The influence of cultural values on consumer buying behaviour: a case of the wine industry in South Africa
Chiswanda, Tafadzwa F
As of two decades ago, the South African wine industry has been experiencing an incremental decline in exports as a result of major social and environmental changes, as well as a global oversupply of wine. In light of these negative changes, the South African wine industry is now turning some of its focus towards the domestic market. The biggest challenge is that there is insufficient information on the South African wine consumer behaviour, especially the underlying cultural values. The purpose of this study was to review and understand the influence of cultural values (individualism/collectivism, masculine/feminine and extended/limited family) on wine consumers' buying behaviour based on the perceived influence of two extrinsic attributes (price and packaging) in South Africa. The study also briefly explored the impact of demographic variables (gender and age) on wine consumer behaviour. An online survey and pen-and-paper questionnaire were utilised to collect data from 151 wine consumers, primarily from Soweto and Sandton in Johannesburg. Data was analysed using multiple-linear regression conducted on IBM SPSS (Statistical Package for Social Sciences) version 25. The results of the study indicated that cultural values do have an influence on consumers’ purchase decisions. Consumers with individual and extended family cultural values were found to associate wine quality with price and packaging perceptions when purchasing wine, while consumers with collective and limited family cultural values did not believe there was a relationship between wine quality and the two perceptions (price and packaging). However, the value of masculine/feminine was not supported. The demographic variables did not show an impact on purchasing intent.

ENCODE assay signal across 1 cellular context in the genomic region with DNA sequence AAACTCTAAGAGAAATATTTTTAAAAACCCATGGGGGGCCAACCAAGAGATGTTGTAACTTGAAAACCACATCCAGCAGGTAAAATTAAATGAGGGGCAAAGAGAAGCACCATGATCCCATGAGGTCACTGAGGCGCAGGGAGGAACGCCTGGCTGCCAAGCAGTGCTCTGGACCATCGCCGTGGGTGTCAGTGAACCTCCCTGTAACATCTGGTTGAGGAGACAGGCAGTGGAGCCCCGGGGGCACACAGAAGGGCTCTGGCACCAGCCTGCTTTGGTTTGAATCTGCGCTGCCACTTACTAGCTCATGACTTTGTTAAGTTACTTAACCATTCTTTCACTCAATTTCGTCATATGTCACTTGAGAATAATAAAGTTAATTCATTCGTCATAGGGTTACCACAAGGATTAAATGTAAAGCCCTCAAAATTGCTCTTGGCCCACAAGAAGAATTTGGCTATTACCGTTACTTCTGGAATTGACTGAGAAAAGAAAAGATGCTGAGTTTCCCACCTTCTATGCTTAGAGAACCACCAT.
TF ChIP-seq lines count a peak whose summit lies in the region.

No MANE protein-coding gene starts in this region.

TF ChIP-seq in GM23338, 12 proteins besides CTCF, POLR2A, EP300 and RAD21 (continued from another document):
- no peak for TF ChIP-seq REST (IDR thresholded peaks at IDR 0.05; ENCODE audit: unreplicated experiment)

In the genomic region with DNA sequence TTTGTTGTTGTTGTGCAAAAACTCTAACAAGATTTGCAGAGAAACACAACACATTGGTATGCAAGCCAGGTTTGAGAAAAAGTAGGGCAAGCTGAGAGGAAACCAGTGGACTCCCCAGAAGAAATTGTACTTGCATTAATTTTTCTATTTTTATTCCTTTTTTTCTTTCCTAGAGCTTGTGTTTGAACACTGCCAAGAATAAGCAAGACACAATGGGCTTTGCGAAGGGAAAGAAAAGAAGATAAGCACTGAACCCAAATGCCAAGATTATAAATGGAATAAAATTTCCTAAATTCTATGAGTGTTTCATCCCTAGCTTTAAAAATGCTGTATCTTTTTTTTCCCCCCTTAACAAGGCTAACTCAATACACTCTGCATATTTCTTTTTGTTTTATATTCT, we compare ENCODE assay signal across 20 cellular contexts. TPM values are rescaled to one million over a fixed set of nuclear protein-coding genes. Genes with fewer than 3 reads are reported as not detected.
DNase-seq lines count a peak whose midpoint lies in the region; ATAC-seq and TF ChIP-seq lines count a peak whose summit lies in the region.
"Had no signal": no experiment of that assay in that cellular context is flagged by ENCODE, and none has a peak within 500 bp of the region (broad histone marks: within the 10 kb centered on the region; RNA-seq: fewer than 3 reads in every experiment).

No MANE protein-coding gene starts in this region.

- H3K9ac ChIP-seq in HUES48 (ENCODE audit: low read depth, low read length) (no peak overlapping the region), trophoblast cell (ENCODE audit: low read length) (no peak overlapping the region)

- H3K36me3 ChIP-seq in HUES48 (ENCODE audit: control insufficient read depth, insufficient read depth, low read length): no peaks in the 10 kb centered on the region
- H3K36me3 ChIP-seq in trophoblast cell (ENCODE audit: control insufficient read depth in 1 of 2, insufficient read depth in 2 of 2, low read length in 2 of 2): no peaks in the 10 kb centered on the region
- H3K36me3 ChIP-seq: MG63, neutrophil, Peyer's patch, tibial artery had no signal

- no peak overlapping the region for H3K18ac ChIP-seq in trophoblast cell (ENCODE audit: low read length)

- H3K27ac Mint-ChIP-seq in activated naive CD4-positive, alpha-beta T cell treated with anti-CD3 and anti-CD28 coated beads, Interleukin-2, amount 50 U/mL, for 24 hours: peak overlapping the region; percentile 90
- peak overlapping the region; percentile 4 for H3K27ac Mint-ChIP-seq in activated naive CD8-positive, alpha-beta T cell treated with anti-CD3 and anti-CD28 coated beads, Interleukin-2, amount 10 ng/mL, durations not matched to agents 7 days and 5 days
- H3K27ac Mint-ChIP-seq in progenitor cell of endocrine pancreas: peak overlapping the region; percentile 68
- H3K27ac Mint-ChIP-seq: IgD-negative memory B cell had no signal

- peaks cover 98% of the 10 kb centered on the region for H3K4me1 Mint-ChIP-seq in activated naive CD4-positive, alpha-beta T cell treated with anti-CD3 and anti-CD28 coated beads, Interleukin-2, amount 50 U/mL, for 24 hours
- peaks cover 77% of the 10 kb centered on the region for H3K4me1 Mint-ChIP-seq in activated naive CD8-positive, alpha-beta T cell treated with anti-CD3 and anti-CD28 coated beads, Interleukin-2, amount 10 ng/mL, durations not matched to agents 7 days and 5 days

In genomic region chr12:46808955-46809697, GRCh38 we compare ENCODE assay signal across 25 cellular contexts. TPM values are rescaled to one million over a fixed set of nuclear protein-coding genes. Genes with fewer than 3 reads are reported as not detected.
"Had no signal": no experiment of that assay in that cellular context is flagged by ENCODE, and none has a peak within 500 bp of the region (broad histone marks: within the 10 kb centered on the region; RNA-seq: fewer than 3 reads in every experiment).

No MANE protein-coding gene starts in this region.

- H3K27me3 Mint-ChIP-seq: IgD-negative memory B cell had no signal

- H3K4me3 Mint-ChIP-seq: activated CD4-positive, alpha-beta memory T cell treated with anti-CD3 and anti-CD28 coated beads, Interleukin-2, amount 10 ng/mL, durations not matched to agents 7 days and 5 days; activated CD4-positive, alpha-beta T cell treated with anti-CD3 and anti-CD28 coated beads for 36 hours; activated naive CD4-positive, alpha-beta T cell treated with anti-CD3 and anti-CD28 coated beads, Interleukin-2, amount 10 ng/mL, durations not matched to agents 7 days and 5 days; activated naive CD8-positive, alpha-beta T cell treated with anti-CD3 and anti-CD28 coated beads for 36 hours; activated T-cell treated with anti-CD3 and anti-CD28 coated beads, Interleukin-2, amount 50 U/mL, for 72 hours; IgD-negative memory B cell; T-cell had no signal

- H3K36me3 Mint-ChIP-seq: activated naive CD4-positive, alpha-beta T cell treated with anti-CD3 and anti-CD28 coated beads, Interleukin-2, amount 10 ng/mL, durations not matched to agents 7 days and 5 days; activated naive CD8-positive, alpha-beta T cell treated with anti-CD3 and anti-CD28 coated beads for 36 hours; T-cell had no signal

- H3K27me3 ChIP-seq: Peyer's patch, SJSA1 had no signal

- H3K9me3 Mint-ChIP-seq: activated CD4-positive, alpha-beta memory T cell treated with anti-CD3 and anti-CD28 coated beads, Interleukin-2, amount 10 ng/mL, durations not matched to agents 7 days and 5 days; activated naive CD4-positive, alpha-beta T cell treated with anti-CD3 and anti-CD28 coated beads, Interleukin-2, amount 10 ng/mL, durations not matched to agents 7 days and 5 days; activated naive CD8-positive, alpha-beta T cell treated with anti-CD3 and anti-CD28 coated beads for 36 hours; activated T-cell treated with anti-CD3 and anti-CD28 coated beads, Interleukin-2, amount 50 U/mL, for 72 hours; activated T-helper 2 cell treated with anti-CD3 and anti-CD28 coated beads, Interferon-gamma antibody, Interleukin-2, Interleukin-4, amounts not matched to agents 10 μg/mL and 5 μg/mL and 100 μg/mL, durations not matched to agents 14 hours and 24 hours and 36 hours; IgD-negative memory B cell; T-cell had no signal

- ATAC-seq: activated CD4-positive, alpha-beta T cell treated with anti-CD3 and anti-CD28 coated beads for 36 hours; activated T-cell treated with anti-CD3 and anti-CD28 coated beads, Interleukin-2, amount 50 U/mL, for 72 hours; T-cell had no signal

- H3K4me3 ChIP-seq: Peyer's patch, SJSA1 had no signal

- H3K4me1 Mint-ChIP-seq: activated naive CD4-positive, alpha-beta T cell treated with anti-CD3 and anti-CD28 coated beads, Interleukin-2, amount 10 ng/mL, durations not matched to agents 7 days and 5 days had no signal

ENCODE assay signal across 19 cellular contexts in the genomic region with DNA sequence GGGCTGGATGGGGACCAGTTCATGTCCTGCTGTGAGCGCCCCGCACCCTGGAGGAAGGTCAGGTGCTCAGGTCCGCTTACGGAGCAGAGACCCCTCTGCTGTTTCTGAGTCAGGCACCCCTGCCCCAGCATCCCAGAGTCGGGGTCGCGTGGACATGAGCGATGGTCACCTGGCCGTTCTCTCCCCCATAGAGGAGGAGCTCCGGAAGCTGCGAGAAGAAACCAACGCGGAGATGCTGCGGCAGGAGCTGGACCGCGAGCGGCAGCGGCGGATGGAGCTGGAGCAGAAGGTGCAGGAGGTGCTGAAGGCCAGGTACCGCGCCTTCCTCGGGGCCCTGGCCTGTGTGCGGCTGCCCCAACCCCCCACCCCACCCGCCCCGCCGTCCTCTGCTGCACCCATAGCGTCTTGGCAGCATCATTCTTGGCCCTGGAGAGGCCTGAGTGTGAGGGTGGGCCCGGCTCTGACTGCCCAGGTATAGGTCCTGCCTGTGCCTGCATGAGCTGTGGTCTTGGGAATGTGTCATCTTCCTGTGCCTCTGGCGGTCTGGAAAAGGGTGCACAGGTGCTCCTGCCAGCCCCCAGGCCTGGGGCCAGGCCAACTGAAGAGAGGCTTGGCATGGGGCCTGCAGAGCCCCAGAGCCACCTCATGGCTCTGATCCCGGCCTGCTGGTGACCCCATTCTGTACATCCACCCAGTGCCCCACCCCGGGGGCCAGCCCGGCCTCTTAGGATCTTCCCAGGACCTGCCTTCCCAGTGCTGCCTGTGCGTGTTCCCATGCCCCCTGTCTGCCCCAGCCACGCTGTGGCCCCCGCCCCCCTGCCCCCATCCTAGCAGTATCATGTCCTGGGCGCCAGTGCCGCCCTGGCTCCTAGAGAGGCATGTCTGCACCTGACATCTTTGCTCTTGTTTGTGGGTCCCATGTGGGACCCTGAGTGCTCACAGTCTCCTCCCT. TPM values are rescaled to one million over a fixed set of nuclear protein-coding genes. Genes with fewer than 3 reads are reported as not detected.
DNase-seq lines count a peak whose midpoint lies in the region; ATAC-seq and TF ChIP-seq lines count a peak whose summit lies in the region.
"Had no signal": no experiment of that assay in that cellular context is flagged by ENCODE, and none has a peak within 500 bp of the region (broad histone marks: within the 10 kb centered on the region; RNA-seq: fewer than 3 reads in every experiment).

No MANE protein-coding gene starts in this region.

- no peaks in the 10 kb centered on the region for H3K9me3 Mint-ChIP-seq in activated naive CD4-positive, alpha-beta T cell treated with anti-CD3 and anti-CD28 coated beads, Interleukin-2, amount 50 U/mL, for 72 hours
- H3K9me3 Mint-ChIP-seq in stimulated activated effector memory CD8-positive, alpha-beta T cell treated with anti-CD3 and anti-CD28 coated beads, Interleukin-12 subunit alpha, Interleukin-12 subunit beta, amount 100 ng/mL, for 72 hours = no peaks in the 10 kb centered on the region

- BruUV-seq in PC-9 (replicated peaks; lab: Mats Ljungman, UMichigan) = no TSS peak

A research report submitted in partial fulfilment of the requirements for the degree of Master of Management in the field of Strategic Marketing to the Faculty of Commerce, Law and Management, Wits Business School, University of the Witwatersrand, Johannesburg, 2020